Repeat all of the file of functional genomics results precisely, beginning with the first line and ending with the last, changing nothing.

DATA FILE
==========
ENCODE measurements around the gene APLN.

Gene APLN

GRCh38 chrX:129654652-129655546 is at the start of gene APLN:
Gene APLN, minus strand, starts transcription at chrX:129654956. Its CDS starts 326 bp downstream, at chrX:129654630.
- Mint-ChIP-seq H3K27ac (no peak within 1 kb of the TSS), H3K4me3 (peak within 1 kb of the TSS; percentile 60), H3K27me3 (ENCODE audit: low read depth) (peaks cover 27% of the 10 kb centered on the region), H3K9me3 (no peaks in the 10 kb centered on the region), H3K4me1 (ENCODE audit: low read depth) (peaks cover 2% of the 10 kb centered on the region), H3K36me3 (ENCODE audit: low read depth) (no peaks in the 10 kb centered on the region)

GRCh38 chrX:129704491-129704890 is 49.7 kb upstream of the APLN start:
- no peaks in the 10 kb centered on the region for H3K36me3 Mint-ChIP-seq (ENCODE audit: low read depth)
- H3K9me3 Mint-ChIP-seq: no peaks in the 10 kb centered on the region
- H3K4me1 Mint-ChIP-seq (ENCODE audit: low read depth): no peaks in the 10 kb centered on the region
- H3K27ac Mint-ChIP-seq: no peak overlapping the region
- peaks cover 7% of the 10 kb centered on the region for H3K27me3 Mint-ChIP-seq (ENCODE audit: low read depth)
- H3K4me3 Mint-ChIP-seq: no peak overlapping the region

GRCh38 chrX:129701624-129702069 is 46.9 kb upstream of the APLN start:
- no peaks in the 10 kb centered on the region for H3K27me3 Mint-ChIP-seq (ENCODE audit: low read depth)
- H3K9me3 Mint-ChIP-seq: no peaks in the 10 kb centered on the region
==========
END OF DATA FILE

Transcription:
ENCODE measurements around the gene APLN.

Gene APLN

GRCh38 chrX:129654652-129655546 is at the start of gene APLN:
Gene APLN, minus strand, starts transcription at chrX:129654956. Its CDS starts 326 bp downstream, at chrX:129654630.
- Mint-ChIP-seq H3K27ac (no peak within 1 kb of the TSS), H3K4me3 (peak within 1 kb of the TSS; percentile 60), H3K27me3 (ENCODE audit: low read depth) (peaks cover 27% of the 10 kb centered on the region), H3K9me3 (no peaks in the 10 kb centered on the region), H3K4me1 (ENCODE audit: low read depth) (peaks cover 2% of the 10 kb centered on the region), H3K36me3 (ENCODE audit: low read depth) (no peaks in the 10 kb centered on the region)

GRCh38 chrX:129704491-129704890 is 49.7 kb upstream of the APLN start:
- no peaks in the 10 kb centered on the region for H3K36me3 Mint-ChIP-seq (ENCODE audit: low read depth)
- H3K9me3 Mint-ChIP-seq: no peaks in the 10 kb centered on the region
- H3K4me1 Mint-ChIP-seq (ENCODE audit: low read depth): no peaks in the 10 kb centered on the region
- H3K27ac Mint-ChIP-seq: no peak overlapping the region
- peaks cover 7% of the 10 kb centered on the region for H3K27me3 Mint-ChIP-seq (ENCODE audit: low read depth)
- H3K4me3 Mint-ChIP-seq: no peak overlapping the region

GRCh38 chrX:129701624-129702069 is 46.9 kb upstream of the APLN start:
- no peaks in the 10 kb centered on the region for H3K27me3 Mint-ChIP-seq (ENCODE audit: low read depth)
- H3K9me3 Mint-ChIP-seq: no peaks in the 10 kb centered on the region